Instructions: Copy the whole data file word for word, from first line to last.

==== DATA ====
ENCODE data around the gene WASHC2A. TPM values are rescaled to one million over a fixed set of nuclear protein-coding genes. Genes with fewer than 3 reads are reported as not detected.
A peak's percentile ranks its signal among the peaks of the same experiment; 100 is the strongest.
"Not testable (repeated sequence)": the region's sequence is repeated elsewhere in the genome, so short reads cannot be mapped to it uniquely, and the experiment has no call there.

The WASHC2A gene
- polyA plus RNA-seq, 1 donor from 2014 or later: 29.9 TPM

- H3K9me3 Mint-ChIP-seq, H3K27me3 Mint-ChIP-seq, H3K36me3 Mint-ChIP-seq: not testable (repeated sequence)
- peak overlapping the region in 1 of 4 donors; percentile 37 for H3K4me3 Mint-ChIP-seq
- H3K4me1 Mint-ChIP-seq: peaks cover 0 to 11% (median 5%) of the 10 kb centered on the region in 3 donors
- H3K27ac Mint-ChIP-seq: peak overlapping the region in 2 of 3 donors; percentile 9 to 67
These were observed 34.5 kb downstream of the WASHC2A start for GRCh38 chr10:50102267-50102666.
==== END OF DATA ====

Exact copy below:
ENCODE data around the gene WASHC2A. TPM values are rescaled to one million over a fixed set of nuclear protein-coding genes. Genes with fewer than 3 reads are reported as not detected.
A peak's percentile ranks its signal among the peaks of the same experiment; 100 is the strongest.
"Not testable (repeated sequence)": the region's sequence is repeated elsewhere in the genome, so short reads cannot be mapped to it uniquely, and the experiment has no call there.

The WASHC2A gene
- polyA plus RNA-seq, 1 donor from 2014 or later: 29.9 TPM

- H3K9me3 Mint-ChIP-seq, H3K27me3 Mint-ChIP-seq, H3K36me3 Mint-ChIP-seq: not testable (repeated sequence)
- peak overlapping the region in 1 of 4 donors; percentile 37 for H3K4me3 Mint-ChIP-seq
- H3K4me1 Mint-ChIP-seq: peaks cover 0 to 11% (median 5%) of the 10 kb centered on the region in 3 donors
- H3K27ac Mint-ChIP-seq: peak overlapping the region in 2 of 3 donors; percentile 9 to 67
These were observed 34.5 kb downstream of the WASHC2A start for GRCh38 chr10:50102267-50102666.